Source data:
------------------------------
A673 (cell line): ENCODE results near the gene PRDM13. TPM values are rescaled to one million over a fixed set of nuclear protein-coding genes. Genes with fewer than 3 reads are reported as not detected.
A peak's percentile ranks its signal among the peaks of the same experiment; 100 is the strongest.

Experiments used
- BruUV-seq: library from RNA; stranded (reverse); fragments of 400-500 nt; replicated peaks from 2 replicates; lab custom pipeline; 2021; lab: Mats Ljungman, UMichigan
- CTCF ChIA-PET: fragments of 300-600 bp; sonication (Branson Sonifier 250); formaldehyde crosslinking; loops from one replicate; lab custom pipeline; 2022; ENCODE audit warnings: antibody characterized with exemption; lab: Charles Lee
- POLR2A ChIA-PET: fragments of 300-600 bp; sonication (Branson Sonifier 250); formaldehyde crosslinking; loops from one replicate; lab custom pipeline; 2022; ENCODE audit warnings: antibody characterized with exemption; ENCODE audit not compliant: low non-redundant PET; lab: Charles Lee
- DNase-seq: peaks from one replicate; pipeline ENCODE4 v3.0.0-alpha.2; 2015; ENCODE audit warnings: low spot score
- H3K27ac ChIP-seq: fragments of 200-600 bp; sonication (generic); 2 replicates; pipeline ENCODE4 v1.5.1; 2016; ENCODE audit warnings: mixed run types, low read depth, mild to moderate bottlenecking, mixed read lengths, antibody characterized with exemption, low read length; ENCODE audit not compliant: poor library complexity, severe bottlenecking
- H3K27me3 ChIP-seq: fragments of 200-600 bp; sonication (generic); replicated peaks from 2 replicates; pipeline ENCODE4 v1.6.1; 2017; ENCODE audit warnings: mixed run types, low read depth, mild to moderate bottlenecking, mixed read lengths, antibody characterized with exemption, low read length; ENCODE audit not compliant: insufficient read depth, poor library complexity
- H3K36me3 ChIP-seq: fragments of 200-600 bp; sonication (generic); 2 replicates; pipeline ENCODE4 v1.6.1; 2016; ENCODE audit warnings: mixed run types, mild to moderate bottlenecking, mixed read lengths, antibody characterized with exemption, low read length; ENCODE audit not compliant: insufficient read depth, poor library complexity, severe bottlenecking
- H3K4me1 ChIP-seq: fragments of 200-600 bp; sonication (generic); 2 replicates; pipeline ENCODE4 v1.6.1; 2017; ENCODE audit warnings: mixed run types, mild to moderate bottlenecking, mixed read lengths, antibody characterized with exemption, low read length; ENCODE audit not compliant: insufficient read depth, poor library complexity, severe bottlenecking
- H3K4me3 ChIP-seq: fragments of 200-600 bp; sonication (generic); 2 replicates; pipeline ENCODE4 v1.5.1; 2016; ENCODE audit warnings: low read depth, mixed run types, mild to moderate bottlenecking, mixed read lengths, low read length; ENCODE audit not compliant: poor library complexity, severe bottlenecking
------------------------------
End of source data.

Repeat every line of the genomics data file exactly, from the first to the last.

A673 (cell line): ENCODE results near the gene PRDM13. TPM values are rescaled to one million over a fixed set of nuclear protein-coding genes. Genes with fewer than 3 reads are reported as not detected.
A peak's percentile ranks its signal among the peaks of the same experiment; 100 is the strongest.

Experiments used
- BruUV-seq: library from RNA; stranded (reverse); fragments of 400-500 nt; replicated peaks from 2 replicates; lab custom pipeline; 2021; lab: Mats Ljungman, UMichigan
- CTCF ChIA-PET: fragments of 300-600 bp; sonication (Branson Sonifier 250); formaldehyde crosslinking; loops from one replicate; lab custom pipeline; 2022; ENCODE audit warnings: antibody characterized with exemption; lab: Charles Lee
- POLR2A ChIA-PET: fragments of 300-600 bp; sonication (Branson Sonifier 250); formaldehyde crosslinking; loops from one replicate; lab custom pipeline; 2022; ENCODE audit warnings: antibody characterized with exemption; ENCODE audit not compliant: low non-redundant PET; lab: Charles Lee
- DNase-seq: peaks from one replicate; pipeline ENCODE4 v3.0.0-alpha.2; 2015; ENCODE audit warnings: low spot score
- H3K27ac ChIP-seq: fragments of 200-600 bp; sonication (generic); 2 replicates; pipeline ENCODE4 v1.5.1; 2016; ENCODE audit warnings: mixed run types, low read depth, mild to moderate bottlenecking, mixed read lengths, antibody characterized with exemption, low read length; ENCODE audit not compliant: poor library complexity, severe bottlenecking
- H3K27me3 ChIP-seq: fragments of 200-600 bp; sonication (generic); replicated peaks from 2 replicates; pipeline ENCODE4 v1.6.1; 2017; ENCODE audit warnings: mixed run types, low read depth, mild to moderate bottlenecking, mixed read lengths, antibody characterized with exemption, low read length; ENCODE audit not compliant: insufficient read depth, poor library complexity
- H3K36me3 ChIP-seq: fragments of 200-600 bp; sonication (generic); 2 replicates; pipeline ENCODE4 v1.6.1; 2016; ENCODE audit warnings: mixed run types, mild to moderate bottlenecking, mixed read lengths, antibody characterized with exemption, low read length; ENCODE audit not compliant: insufficient read depth, poor library complexity, severe bottlenecking
- H3K4me1 ChIP-seq: fragments of 200-600 bp; sonication (generic); 2 replicates; pipeline ENCODE4 v1.6.1; 2017; ENCODE audit warnings: mixed run types, mild to moderate bottlenecking, mixed read lengths, antibody characterized with exemption, low read length; ENCODE audit not compliant: insufficient read depth, poor library complexity, severe bottlenecking
- H3K4me3 ChIP-seq: fragments of 200-600 bp; sonication (generic); 2 replicates; pipeline ENCODE4 v1.5.1; 2016; ENCODE audit warnings: low read depth, mixed run types, mild to moderate bottlenecking, mixed read lengths, low read length; ENCODE audit not compliant: poor library complexity, severe bottlenecking